Mic WrightReporter, TNW
Mic Wright is a journalist specialising in technology, music and popular culture. He lives in Dublin. He is on Twitter at @brokenbottleboy. Mic Wright is a journalist specialising in technology, music and popular culture. He lives in Dublin. He is on Twitter at @brokenbottleboy.
The BBC announced the BBC Micro:bit, a new pocket-sized computer inspired by the classic BBC Micro, back in March. Now it (along with a roll call of significant partners) has unveiled the final design and spilled some more details.
The project is a collaboration between the broadcaster and partners including ARM, Barclays, element14, Freescale, Lancaster University, Microsoft, Nordic Semiconductor, Samsung and the Wellcome Trust.
Every year 7 (6th grade) child in the UK will receive a BBC Micro:bit for free. That means up to 1 million devices will be distributed in the first batch.
The device has 25 red LEDs which can light up to flash messages or be used to create games, two programmable buttons, an accelerometer, a built-in compass, Bluetooth and five I/O rings to hook it up to other kits and sensors.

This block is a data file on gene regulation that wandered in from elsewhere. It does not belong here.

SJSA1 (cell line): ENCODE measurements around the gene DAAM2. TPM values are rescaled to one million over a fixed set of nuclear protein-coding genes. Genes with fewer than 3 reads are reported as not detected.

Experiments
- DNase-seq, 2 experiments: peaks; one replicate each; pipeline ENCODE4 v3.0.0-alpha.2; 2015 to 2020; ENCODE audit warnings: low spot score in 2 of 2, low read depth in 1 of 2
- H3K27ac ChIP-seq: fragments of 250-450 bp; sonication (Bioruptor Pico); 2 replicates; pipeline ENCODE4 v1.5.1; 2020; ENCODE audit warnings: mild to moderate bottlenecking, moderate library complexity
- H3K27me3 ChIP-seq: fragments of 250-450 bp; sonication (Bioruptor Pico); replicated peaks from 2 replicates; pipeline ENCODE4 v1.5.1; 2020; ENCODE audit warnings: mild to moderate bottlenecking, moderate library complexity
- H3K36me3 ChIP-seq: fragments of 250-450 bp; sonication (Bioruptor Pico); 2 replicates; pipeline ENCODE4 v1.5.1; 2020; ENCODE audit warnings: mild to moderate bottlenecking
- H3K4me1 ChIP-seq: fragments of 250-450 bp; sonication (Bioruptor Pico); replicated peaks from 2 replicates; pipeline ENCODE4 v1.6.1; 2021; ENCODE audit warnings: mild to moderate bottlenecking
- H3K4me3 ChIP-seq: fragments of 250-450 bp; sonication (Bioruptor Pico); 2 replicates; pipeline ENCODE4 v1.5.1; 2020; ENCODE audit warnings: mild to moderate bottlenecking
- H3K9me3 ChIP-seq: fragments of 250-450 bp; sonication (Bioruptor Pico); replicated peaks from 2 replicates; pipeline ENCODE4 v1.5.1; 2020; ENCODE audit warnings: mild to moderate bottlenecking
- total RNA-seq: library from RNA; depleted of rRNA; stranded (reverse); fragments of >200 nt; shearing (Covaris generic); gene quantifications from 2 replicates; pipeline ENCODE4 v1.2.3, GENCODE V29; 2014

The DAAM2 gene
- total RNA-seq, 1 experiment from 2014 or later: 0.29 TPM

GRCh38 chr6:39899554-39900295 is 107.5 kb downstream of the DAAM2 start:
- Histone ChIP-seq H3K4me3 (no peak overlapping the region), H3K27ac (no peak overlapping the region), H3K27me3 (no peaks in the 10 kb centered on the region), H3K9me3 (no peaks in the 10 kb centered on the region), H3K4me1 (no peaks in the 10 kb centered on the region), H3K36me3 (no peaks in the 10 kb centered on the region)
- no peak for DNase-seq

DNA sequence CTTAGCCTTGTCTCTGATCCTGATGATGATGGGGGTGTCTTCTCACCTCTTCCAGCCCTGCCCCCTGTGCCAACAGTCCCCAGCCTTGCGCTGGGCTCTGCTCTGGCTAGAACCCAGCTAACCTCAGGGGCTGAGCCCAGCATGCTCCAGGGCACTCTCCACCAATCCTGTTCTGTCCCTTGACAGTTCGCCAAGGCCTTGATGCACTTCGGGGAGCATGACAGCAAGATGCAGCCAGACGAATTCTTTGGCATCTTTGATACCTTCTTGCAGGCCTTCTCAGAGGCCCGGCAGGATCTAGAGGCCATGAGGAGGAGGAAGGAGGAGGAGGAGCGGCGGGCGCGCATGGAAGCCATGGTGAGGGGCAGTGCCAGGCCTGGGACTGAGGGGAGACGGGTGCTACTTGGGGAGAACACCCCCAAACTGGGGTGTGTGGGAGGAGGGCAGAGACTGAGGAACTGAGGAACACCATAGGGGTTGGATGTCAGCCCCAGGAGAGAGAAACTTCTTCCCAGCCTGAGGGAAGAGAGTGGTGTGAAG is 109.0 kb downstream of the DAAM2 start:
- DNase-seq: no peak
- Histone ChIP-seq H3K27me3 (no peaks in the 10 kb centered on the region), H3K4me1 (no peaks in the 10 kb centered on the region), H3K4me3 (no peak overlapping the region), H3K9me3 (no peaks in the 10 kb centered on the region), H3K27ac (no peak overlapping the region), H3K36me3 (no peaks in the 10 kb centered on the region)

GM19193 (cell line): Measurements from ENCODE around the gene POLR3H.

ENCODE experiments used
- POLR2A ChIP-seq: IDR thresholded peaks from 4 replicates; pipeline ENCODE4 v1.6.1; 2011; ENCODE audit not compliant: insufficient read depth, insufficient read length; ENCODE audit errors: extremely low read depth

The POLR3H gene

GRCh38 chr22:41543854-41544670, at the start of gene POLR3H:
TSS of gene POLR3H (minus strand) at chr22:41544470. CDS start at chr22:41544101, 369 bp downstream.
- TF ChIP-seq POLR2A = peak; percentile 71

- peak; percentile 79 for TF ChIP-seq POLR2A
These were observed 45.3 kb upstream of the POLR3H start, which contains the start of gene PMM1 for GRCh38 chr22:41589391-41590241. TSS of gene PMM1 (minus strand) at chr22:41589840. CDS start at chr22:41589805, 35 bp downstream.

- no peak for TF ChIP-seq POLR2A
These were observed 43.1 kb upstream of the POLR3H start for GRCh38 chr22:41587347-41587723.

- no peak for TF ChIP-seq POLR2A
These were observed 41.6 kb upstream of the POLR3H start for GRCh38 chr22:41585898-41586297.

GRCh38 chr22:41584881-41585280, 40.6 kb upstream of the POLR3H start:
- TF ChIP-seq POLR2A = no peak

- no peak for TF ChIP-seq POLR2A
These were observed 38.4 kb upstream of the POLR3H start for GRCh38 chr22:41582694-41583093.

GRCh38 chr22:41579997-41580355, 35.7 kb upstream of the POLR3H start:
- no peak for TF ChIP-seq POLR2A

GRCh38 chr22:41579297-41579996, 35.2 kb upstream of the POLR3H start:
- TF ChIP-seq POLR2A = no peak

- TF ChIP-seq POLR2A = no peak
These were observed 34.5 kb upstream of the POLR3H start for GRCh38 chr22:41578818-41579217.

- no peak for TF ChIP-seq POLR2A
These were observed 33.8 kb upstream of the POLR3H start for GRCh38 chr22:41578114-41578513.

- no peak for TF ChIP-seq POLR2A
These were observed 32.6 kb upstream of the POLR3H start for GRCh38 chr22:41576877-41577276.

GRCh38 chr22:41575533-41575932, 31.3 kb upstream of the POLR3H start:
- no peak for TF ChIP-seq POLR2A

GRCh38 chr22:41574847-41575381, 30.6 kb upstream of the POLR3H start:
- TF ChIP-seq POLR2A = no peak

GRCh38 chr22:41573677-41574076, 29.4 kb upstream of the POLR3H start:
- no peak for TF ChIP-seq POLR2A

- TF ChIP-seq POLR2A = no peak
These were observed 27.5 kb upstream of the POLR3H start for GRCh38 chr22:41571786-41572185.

While it could look like the Beeb and its many partners are about to dominate the maker space in the UK (and potentially beyond), its quick to stress that the Micro:bit is designed to play well with Raspberry Pi, Arduino, Galileo, Kano, littleBits and others.
In the 80s, the BBC Micro was a really influential project for a lot of kids that went on to become coders or otherwise work in technology. The new Make it Digital initiative, which includes the BBC Micro:bit, is a welcome move to encourage young people to get involved.
The BBC micro:bit will start arriving in schools in late October. It’ll be supported by a dedicated responsive website at microbit.co.uk.
➤ Micro:bit [BBC]
Read next: Shaping the future: BBC is giving over 1 million kids the key to becoming digital innovators
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